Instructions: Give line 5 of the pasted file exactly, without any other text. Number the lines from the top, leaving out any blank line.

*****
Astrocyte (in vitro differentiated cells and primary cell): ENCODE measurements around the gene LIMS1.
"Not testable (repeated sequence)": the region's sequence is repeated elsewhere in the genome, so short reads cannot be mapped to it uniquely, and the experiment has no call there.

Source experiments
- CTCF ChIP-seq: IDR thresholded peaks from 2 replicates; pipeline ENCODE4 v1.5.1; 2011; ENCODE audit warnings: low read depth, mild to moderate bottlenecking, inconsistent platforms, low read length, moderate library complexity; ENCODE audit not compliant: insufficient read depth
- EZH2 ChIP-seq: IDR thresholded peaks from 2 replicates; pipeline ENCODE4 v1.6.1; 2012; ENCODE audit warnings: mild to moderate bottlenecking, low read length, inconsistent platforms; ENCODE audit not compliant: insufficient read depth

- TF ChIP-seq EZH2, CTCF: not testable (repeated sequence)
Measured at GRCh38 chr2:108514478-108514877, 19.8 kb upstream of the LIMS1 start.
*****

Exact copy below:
- EZH2 ChIP-seq: IDR thresholded peaks from 2 replicates; pipeline ENCODE4 v1.6.1; 2012; ENCODE audit warnings: mild to moderate bottlenecking, low read length, inconsistent platforms; ENCODE audit not compliant: insufficient read depth